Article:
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[191] regiment mounted, a section of Morton's battery and one of McCulloch's regiments on foot, immediately accepted the invitation to the open country, and finding by a few cannon shots that the enemy was very active in retirement, dashed into the rear guard with his mounted cavalry, and reinforced by McCulloch kept up hot pursuit till night fall. By this precipitate retreat Smith demoralized his command, and at Okolona next morning Forrest, fully alive to the situation and confident of success, charged with Bell's brigade and created a regular stampede, one brigade of the enemy abandoning five guns without firing a shot.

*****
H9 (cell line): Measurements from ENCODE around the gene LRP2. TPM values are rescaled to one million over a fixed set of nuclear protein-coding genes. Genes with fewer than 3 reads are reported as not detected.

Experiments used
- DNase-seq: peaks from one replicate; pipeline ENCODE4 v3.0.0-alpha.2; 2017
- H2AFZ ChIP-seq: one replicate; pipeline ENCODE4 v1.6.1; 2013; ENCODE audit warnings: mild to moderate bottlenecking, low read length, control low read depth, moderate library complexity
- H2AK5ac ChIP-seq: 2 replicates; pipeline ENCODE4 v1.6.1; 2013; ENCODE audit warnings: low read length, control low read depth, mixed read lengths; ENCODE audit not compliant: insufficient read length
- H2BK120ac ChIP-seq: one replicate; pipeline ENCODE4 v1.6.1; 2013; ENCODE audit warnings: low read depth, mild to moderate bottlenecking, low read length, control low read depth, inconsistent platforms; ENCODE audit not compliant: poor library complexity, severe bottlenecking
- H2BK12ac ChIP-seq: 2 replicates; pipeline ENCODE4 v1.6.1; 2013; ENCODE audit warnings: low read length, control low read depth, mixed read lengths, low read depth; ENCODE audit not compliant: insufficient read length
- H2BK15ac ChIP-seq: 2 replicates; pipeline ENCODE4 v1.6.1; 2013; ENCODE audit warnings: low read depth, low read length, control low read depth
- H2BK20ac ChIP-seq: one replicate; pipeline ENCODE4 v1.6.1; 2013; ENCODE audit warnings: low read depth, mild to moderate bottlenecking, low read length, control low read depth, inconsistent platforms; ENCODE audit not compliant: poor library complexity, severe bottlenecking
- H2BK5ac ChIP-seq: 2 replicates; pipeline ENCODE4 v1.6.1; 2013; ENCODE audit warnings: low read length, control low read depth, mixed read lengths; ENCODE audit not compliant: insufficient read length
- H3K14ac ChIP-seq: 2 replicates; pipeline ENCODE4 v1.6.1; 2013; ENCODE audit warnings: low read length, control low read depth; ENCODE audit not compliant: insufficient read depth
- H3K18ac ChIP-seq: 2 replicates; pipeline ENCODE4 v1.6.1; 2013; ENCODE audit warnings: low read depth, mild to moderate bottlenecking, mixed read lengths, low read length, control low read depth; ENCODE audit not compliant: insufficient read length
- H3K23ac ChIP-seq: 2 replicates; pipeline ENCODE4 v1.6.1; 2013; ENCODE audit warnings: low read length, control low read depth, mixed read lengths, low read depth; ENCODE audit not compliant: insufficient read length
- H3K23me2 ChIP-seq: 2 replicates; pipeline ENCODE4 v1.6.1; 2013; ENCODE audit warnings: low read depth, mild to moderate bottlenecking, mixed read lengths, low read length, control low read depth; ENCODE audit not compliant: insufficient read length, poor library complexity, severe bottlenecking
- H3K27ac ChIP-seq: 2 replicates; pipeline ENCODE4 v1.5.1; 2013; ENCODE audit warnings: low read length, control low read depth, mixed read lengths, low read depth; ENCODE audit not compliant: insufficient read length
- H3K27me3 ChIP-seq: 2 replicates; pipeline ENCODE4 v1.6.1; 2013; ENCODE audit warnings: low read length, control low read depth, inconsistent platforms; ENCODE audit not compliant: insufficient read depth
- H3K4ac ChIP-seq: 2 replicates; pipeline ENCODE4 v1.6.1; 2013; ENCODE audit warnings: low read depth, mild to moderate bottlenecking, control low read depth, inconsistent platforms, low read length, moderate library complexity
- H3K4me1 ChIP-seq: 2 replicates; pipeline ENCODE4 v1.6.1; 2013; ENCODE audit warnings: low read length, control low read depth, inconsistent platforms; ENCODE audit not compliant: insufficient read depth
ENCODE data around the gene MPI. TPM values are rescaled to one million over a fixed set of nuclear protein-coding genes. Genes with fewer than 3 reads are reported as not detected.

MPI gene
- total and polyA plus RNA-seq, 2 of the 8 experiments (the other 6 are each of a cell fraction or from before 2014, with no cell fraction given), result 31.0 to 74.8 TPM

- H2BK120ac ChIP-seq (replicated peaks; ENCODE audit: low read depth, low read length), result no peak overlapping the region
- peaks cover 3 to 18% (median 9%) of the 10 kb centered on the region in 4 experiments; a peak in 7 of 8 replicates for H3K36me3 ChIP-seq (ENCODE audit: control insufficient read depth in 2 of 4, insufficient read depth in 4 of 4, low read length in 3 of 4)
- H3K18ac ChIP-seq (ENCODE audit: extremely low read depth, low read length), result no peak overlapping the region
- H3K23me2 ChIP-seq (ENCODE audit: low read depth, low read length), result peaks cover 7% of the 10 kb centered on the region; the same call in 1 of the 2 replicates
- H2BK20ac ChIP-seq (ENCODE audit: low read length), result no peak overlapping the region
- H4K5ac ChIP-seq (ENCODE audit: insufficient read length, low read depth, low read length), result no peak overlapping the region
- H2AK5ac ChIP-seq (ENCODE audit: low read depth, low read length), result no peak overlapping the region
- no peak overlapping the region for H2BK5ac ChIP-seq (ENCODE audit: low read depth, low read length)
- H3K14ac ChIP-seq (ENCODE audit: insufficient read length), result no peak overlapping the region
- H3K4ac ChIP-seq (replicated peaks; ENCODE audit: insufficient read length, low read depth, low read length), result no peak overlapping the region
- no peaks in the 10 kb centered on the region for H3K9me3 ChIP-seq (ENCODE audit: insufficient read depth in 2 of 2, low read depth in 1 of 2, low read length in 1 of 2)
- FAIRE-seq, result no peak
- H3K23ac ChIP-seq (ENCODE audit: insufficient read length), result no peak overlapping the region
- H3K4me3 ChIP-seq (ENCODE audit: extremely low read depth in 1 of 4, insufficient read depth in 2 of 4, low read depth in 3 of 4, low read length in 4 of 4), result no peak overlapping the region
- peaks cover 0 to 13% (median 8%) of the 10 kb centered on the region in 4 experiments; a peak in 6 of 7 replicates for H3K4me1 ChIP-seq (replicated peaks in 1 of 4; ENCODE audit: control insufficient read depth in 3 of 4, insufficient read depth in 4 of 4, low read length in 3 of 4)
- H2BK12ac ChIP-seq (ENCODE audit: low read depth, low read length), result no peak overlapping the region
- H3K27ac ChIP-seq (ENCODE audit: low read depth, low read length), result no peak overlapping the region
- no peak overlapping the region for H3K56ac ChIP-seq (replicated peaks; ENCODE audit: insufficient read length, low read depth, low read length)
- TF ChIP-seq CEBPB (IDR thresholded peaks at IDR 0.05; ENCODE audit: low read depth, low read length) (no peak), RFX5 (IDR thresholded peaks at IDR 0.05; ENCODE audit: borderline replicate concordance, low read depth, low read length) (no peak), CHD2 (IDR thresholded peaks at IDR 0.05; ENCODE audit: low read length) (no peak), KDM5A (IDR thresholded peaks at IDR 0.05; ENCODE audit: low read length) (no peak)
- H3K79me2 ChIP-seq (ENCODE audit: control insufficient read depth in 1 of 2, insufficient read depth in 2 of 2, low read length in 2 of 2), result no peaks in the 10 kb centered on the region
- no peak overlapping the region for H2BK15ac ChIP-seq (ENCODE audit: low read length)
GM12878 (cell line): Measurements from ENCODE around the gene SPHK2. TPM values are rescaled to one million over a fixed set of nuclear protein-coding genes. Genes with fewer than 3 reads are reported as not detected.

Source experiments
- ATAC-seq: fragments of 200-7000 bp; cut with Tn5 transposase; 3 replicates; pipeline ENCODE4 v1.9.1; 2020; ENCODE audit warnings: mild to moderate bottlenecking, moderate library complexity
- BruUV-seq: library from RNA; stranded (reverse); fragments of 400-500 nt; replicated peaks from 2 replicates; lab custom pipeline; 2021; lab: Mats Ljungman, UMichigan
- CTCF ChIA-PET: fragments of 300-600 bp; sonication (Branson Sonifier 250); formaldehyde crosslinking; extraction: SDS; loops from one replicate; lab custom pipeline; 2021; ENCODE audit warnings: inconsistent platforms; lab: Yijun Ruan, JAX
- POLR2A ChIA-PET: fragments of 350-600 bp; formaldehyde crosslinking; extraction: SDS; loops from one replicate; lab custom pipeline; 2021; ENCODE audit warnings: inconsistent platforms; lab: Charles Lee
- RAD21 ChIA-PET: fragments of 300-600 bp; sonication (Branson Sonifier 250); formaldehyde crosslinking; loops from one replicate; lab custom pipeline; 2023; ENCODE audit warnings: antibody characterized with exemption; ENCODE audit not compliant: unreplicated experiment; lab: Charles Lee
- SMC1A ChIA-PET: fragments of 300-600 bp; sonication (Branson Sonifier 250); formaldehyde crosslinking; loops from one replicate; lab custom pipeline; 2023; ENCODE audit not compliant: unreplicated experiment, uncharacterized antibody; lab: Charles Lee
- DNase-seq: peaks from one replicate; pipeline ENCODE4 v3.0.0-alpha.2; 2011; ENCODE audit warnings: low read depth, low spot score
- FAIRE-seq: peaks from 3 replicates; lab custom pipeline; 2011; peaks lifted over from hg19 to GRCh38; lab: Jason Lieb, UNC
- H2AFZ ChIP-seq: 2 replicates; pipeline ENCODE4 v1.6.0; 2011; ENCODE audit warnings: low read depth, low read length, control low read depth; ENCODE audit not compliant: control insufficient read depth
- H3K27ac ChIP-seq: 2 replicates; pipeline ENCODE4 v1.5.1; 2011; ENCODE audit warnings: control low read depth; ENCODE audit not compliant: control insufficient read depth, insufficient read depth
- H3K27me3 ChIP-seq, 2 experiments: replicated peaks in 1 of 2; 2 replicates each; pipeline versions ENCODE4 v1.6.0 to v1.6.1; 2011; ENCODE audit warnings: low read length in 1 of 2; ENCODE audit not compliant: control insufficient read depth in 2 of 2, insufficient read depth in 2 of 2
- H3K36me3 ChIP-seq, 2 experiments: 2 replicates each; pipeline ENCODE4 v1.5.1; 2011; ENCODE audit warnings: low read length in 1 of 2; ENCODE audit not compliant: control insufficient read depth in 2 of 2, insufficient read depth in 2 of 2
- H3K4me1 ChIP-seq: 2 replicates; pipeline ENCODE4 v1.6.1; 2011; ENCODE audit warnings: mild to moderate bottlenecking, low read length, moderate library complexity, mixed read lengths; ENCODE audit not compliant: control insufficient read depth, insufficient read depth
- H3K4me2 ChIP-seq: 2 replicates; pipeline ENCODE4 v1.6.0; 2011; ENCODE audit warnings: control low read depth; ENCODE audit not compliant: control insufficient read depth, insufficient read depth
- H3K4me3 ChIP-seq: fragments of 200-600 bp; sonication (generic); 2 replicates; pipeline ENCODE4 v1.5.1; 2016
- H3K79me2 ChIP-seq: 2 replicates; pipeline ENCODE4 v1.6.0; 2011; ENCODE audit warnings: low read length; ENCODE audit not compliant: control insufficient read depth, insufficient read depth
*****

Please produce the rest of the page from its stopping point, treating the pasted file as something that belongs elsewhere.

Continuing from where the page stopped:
Forrest then followed, the nature of the country compelling him to dismount his men, driving the Federals from hill to hill. Five miles from Okolona a fierce engagement occurred in which, reinforced by McCulloch's and Forrest's brigades, the Confederates finally were successful, but with considerable loss, Col. Jefferson E. Forrest, brother of the general, and Lieutenant-Colonel Barksdale, commanding the Fifth Mississippi, being among the killed. Ten miles from Pontotoc the Federal command again made a gallant stand, and Forrest, with only a part of his command up and that nearly out of ammunition, was successful mainly through pluck. The Fourth Missouri made against Forrest what he pronounced ‘the grandest cavalry charge I ever witnessed.’ But his Tennesseeans stood firm, and repulsed the attack. With this the pursuit stopped, except by General Gholson. In this brilliant campaign Forrest had about 2,500 men engaged. Smith reported that on account of his impedimenta he could not put more than 5,000 in action. The Confederate loss was 27 wounded, including Colonels Mc-Culloch and Barteau, 97 killed and 20 missing. Smith reported 47 killed, 152 wounded and 120 missing. He attempted to alleviate his disaster by reporting the destruction of two million bushels of corn, two thousand bales of cotton and thirty miles of railroad, and the capture

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